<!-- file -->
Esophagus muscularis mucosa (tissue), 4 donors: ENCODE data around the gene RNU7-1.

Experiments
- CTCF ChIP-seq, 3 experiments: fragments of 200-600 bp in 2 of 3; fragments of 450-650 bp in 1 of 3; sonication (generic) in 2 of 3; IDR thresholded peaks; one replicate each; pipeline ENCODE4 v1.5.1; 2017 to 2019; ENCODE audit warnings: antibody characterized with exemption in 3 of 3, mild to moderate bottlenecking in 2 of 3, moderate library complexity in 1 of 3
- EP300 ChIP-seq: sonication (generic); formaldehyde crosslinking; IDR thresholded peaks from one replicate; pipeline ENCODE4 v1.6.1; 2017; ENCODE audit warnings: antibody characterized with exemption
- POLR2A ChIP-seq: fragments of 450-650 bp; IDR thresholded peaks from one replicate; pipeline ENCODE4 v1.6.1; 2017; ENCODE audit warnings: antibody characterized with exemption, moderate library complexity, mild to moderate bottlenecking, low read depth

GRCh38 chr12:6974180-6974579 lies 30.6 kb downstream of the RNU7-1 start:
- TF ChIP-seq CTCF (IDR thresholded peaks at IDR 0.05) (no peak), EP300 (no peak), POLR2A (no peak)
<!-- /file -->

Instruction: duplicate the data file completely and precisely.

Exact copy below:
Esophagus muscularis mucosa (tissue), 4 donors: ENCODE data around the gene RNU7-1.

Experiments
- CTCF ChIP-seq, 3 experiments: fragments of 200-600 bp in 2 of 3; fragments of 450-650 bp in 1 of 3; sonication (generic) in 2 of 3; IDR thresholded peaks; one replicate each; pipeline ENCODE4 v1.5.1; 2017 to 2019; ENCODE audit warnings: antibody characterized with exemption in 3 of 3, mild to moderate bottlenecking in 2 of 3, moderate library complexity in 1 of 3
- EP300 ChIP-seq: sonication (generic); formaldehyde crosslinking; IDR thresholded peaks from one replicate; pipeline ENCODE4 v1.6.1; 2017; ENCODE audit warnings: antibody characterized with exemption
- POLR2A ChIP-seq: fragments of 450-650 bp; IDR thresholded peaks from one replicate; pipeline ENCODE4 v1.6.1; 2017; ENCODE audit warnings: antibody characterized with exemption, moderate library complexity, mild to moderate bottlenecking, low read depth

GRCh38 chr12:6974180-6974579 lies 30.6 kb downstream of the RNU7-1 start:
- TF ChIP-seq CTCF (IDR thresholded peaks at IDR 0.05) (no peak), EP300 (no peak), POLR2A (no peak)